Barry Windham (c.) (w/ JJ Dillon) vs. Bam Bam Bigelow (w/ Sir Oliver Humperdink)
This had the potential to be either good or very bad. Gladly, it was the former. Bigelow would use his strength, weight, and agility to attack Windham, but Windham had two things Bigelow didn’t, JJ Dillon and a good strategy. He waited for Bigelow to make a mistake, and then he would try to pounce. This story was made even better by Windham selling wonderfully for Bigelow, which made the offense look devastating. After a good first half, they kicked it up in the final stretch, putting together good action, convincing nearfalls, and just an overall fun time. The finish was a bit of a downer, but that is nothing considering how good the match was.
Jim Ross does a hell of a job post match putting over both competitors. He is so great. Backstage, Magnum TA interviews Rick Steiner, and he cuts an adorable bumbling, innocent promo, but audio issues mar it a little. This was amazing regardless. Next up is…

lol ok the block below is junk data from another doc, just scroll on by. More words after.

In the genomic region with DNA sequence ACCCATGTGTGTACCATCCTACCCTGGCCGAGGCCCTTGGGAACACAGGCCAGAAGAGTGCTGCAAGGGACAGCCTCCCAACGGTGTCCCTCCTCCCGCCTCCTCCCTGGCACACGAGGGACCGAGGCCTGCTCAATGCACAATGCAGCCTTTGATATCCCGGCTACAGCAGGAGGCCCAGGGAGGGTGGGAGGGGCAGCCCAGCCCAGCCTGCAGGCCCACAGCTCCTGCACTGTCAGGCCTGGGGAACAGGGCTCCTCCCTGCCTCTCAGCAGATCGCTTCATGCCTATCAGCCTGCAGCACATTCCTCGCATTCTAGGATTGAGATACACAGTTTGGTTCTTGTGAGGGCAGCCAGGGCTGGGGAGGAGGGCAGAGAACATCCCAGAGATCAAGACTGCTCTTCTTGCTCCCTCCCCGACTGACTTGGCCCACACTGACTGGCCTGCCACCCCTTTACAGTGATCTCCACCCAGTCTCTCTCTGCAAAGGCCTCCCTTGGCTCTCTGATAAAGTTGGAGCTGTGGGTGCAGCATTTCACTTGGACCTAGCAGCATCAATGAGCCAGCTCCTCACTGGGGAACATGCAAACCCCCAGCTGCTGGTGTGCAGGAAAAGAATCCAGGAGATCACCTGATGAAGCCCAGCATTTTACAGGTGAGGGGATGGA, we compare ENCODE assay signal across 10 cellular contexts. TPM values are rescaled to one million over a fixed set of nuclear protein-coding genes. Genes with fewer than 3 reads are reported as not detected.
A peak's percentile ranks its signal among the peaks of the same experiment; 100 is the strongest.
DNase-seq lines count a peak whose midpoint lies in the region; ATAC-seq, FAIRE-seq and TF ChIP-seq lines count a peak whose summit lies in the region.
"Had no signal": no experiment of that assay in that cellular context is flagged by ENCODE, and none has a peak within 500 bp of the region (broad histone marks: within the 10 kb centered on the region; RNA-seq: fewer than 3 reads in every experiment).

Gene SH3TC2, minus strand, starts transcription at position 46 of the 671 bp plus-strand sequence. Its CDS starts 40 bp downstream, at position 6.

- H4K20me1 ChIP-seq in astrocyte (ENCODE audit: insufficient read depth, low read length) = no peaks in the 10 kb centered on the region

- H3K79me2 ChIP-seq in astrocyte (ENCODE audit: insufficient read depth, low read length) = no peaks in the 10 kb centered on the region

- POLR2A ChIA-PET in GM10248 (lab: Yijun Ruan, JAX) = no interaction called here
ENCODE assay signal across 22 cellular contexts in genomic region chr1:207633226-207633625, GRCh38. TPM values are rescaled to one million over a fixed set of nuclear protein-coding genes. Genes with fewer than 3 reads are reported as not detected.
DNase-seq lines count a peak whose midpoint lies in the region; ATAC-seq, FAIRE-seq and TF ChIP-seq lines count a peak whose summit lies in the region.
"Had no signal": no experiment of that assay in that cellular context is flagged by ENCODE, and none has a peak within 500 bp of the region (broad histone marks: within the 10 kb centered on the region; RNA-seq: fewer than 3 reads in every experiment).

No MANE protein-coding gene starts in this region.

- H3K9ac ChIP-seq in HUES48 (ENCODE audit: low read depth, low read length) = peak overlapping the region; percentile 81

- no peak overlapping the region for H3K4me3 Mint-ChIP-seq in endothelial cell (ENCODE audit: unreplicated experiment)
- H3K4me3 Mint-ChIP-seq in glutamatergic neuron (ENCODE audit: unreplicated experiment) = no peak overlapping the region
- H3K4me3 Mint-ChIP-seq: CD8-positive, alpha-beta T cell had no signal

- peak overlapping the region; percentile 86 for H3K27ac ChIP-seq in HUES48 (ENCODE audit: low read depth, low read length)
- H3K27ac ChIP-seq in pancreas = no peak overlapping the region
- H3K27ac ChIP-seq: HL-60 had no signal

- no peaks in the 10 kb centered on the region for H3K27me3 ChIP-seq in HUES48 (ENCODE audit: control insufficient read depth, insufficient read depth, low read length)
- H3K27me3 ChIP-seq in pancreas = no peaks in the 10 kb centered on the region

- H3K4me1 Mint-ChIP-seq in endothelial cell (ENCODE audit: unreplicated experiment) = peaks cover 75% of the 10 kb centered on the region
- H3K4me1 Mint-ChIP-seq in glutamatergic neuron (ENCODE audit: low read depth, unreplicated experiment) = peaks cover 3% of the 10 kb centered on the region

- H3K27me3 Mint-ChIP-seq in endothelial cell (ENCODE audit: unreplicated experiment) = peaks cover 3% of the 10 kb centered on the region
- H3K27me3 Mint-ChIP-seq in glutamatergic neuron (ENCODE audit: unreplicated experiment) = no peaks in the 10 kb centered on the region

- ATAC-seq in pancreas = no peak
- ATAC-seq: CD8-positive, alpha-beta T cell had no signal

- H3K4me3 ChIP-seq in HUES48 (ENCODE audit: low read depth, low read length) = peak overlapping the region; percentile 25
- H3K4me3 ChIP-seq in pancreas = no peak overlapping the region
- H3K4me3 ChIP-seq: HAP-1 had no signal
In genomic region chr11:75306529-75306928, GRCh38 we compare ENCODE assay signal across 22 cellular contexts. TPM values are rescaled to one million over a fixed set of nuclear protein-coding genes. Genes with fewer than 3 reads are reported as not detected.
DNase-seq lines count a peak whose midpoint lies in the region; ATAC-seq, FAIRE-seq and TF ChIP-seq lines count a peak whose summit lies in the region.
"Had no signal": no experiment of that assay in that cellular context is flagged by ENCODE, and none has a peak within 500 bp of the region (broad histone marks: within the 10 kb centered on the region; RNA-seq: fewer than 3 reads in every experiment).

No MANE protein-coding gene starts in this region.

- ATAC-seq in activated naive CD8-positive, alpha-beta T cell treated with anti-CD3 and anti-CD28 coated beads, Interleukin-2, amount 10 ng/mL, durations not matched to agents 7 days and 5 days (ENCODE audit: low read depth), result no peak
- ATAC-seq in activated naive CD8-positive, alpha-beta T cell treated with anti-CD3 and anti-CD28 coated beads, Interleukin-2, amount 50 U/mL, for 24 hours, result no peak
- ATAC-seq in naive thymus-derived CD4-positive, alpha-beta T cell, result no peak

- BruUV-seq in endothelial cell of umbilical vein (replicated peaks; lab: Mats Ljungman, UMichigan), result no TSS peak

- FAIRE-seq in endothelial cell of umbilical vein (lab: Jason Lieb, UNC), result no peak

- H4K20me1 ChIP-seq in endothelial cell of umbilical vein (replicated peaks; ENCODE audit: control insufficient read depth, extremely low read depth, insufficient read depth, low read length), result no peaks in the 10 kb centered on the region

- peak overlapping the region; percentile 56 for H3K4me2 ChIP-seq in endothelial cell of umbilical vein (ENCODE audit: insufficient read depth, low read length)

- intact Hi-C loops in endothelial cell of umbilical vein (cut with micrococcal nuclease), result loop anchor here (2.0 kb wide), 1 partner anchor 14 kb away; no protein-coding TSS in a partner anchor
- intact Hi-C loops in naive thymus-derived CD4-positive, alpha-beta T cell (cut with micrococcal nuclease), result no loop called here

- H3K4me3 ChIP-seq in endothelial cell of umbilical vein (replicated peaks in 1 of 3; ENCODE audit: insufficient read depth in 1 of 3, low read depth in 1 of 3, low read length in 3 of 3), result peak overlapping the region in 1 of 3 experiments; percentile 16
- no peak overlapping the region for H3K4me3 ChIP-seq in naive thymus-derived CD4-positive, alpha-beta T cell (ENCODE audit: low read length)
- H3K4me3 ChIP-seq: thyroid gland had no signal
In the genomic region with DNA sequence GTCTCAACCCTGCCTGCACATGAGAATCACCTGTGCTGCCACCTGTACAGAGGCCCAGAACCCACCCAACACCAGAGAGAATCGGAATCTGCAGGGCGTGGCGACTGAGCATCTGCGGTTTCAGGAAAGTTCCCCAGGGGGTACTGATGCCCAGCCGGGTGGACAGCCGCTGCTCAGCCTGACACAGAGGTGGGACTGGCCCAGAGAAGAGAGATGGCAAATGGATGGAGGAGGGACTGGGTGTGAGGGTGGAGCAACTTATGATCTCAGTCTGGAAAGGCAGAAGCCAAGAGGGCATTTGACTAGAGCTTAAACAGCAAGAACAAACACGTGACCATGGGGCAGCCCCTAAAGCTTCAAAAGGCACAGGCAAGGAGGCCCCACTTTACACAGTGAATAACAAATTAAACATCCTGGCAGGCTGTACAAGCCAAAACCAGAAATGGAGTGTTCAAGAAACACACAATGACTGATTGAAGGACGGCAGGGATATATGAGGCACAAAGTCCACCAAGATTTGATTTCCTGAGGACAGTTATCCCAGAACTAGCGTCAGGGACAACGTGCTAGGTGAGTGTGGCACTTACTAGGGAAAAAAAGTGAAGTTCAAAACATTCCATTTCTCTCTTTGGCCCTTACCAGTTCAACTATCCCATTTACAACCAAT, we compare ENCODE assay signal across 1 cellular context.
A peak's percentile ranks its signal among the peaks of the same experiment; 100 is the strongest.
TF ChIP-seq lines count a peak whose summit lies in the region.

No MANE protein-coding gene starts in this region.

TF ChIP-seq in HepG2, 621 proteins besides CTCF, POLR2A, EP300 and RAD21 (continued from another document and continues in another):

The Road Warriors (c.) (w/ Paul Ellering) vs. Sting & Dusty Rhodes – World Tag Team Championship Match
These four guys know how to work a crowd into a frenzy. This was action packed and absolutely amazing. Sting & Dusty’s offense was action packed and hella’ fast paced, which really impressed me. Both guys went all out in front of this crowd to make this match great, and they pretty much succeeded. That’s not to discount the Road Warriors, who’s power offense played an integral role in the match, but Rhodes and especially Sting impressed. Sting hit a top rope plancha to the floor for God’s sake! When the Warriors got the heat on Dusty it slowed down a lot, but the crowd remained hot and into the match. Honestly everything, even the finish, work in the match’s favor and makes everyone look good. Watch this now. It’s almost the MOTN.
The brawl continues post match a bit, before the Road Warriors escape the ring. Tony Shiavone and Magnum TA talk about the match we just watch, and show some replays. They then hype the next match, and throw it back to Jim Ross and Bob Codle for our MAIN EVENT!
Ric Flair (c.) (w/ JJ Dillon) vs. Lex Luger – World Heavyweight Championship Match – Title Can Change Hands Via DQ
This match just has a feeling of grandeur. These two feel like the biggest stars on the show, and just seem like the right guys to be in the main event. To say I’m hyped for this match is an understatement. If this delivers, this will be the best Starrcade yet without competition. Lets see if it holds up!